Survival Strategies of Birds

Lapland Longspur

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Feeding Strategies
  1. Feeding Diversity
  2. Foraging Behaviors
  3. Feeding on Insects
  4. Feeding on Plants
  5. Feeding on Animals
  6. Feeding on Fish
  7. Feeding on Invertebrates

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Predation Strategies
  1. Predation
  2. Living in Safe Habitats
  3. Staying out of Reach
  4. Camouflage
  5. Distraction Displays
  6. Fleeing
  7. Aggressive Defense
  8. Survival Training
  9. Flocking for Protection
  10. Bird Hawk Alerts
Lapland Longspur

During most of the year, a bird's chief task is survival. For the Tufted Titmouse, typical of many songbirds, the season for display, courtship, and nesting in most areas of the united States lasts only from March through June. The rest of the year is spent in small flocks, flying from tree to bush in search of insects and seeds.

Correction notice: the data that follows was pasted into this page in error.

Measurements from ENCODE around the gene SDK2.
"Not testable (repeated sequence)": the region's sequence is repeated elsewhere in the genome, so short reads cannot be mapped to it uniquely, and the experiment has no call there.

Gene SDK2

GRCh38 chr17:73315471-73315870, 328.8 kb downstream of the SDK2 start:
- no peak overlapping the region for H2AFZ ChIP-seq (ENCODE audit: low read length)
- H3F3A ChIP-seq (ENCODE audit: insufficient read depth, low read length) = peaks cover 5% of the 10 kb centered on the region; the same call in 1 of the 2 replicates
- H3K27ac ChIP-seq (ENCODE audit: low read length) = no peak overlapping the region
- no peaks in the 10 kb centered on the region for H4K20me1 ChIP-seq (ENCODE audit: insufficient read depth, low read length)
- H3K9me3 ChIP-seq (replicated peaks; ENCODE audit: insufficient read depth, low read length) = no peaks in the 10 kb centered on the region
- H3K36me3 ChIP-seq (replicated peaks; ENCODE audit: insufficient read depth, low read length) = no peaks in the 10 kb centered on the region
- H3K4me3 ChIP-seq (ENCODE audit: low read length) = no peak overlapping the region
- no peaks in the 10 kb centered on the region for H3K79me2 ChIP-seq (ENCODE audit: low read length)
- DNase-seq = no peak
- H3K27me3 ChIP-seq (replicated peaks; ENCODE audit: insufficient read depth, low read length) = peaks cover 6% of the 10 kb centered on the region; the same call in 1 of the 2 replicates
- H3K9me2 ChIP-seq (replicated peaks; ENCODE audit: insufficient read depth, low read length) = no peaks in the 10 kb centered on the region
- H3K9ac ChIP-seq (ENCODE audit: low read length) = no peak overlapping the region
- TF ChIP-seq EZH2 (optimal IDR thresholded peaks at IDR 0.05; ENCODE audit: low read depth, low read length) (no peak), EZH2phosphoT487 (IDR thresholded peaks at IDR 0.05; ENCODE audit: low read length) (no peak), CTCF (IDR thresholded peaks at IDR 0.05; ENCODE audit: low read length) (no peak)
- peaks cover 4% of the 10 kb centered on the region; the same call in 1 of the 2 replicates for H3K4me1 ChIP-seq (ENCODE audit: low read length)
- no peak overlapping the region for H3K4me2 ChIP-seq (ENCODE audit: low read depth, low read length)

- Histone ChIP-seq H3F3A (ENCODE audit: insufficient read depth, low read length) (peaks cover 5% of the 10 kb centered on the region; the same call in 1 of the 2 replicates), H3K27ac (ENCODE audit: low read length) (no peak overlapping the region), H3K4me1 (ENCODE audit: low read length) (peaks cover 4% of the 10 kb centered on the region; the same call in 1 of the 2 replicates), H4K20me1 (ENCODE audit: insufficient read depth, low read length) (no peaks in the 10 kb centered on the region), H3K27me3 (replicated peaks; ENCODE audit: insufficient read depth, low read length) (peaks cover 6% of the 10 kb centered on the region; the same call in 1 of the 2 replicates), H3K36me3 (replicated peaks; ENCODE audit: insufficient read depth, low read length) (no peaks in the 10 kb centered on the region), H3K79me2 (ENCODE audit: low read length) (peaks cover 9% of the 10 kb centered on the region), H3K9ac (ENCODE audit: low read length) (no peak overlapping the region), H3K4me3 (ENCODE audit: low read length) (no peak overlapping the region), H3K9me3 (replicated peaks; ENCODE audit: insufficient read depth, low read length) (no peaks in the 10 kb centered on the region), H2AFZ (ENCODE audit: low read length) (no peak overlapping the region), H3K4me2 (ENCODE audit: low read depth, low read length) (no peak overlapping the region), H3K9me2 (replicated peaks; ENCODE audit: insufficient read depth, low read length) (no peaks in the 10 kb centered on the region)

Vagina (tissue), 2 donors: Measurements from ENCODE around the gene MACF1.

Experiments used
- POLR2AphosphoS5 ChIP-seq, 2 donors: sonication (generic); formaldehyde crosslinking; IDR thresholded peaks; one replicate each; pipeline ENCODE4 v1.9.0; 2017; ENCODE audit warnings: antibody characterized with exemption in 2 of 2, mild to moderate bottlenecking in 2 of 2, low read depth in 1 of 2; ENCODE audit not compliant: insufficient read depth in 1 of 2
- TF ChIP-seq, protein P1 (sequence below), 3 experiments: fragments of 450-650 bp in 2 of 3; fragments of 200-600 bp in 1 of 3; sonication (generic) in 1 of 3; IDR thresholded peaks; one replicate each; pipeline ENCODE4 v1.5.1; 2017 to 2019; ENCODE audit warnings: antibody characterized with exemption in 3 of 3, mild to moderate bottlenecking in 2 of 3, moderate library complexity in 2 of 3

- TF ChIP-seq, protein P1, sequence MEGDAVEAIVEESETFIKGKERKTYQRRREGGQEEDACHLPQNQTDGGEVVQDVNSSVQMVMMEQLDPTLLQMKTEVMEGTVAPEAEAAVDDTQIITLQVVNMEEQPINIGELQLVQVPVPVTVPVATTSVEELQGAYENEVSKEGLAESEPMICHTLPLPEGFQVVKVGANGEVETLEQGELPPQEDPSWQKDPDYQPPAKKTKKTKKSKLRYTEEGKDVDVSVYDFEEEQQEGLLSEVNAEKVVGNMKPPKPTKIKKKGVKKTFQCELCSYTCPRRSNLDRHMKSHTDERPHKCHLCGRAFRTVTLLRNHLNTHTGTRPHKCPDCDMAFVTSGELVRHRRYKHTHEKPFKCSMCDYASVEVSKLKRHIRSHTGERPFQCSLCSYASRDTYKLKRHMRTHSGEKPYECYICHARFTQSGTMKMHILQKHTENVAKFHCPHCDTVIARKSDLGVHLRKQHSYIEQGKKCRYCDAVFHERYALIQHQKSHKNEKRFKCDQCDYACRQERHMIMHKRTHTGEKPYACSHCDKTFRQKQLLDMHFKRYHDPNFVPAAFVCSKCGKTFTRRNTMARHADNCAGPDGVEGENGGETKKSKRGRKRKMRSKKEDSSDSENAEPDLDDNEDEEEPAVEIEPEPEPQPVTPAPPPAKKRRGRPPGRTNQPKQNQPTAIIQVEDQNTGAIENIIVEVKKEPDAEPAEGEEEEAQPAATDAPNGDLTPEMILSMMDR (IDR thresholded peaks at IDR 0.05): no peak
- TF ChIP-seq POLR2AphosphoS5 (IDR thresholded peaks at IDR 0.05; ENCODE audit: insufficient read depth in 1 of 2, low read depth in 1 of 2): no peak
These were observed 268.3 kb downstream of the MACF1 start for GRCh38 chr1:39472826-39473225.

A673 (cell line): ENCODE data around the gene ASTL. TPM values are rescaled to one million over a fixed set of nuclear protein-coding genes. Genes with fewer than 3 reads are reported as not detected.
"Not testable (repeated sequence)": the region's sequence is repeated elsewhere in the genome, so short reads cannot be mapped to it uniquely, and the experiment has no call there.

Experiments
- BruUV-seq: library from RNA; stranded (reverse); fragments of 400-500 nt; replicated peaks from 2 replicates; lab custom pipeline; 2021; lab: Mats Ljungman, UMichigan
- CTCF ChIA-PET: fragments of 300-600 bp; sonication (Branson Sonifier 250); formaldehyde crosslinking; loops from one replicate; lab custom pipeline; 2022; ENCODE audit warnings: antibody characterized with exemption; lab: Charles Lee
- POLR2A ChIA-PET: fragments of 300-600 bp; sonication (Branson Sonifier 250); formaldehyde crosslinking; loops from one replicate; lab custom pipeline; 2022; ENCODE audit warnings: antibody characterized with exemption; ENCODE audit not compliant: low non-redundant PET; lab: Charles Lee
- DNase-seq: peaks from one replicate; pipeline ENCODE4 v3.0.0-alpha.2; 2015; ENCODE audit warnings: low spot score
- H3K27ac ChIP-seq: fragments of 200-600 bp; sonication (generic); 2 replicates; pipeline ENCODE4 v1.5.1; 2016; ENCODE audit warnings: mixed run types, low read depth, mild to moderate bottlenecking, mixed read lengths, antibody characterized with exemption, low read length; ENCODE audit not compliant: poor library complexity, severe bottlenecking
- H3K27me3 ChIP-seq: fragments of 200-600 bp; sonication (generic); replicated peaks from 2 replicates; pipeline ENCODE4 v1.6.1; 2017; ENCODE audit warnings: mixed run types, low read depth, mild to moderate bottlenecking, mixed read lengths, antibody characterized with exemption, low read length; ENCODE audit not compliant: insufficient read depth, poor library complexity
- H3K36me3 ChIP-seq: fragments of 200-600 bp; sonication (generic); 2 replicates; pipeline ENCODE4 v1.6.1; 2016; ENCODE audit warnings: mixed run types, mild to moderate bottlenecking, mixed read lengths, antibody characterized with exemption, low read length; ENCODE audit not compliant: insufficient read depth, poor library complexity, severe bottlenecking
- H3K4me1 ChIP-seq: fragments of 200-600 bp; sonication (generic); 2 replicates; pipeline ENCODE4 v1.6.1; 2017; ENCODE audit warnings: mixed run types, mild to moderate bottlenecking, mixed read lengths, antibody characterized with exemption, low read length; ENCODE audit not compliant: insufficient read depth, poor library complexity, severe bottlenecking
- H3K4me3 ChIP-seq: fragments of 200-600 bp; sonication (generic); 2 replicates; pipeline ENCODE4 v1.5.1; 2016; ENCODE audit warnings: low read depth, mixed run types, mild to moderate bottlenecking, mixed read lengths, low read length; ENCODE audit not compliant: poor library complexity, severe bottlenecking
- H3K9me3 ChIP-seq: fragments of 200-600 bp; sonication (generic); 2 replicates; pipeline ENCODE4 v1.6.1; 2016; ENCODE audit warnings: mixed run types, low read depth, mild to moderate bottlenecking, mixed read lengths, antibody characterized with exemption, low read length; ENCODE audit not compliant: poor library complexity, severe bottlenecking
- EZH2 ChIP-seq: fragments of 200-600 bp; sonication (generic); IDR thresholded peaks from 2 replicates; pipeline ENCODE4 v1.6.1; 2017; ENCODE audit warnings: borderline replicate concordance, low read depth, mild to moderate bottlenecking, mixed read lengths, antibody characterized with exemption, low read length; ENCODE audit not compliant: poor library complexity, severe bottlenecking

In northern regions, the nesting season is even shorter. Arctic-breeding songbirds, such as the Lapland Longspurs, reach their breeding grounds in northern Alaska in late May, and by early July all chicks have hatched. For Lapland Longspurs, the annual cycle involves many months of waiting for the next breeding season.

Between breeding seasons, the greatest challenges that birds face in order to survive include finding food and water and avoiding predators.